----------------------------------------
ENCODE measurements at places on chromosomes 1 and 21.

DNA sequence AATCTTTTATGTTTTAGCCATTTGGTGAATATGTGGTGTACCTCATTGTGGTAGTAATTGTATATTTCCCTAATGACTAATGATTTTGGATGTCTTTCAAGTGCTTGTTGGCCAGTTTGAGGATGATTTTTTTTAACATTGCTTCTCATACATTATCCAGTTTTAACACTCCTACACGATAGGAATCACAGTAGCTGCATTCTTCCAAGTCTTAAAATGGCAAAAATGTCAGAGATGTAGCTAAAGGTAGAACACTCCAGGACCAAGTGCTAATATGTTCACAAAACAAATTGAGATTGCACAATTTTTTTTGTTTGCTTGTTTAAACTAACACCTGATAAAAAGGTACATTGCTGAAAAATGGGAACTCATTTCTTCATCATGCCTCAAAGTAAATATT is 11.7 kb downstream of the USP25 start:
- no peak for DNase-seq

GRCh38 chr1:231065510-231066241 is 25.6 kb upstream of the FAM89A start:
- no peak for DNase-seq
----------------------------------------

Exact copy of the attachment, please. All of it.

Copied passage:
ENCODE measurements at places on chromosomes 1 and 21.

DNA sequence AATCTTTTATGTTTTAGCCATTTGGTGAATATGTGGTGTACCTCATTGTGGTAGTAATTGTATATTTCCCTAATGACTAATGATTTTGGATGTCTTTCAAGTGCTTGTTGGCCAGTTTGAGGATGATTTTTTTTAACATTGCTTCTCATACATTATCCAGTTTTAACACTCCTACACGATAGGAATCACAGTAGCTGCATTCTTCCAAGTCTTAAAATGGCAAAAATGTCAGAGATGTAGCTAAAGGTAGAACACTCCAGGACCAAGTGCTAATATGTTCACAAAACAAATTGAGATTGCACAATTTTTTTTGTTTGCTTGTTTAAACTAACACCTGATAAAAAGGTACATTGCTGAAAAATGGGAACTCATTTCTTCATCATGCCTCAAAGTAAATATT is 11.7 kb downstream of the USP25 start:
- no peak for DNase-seq

GRCh38 chr1:231065510-231066241 is 25.6 kb upstream of the FAM89A start:
- no peak for DNase-seq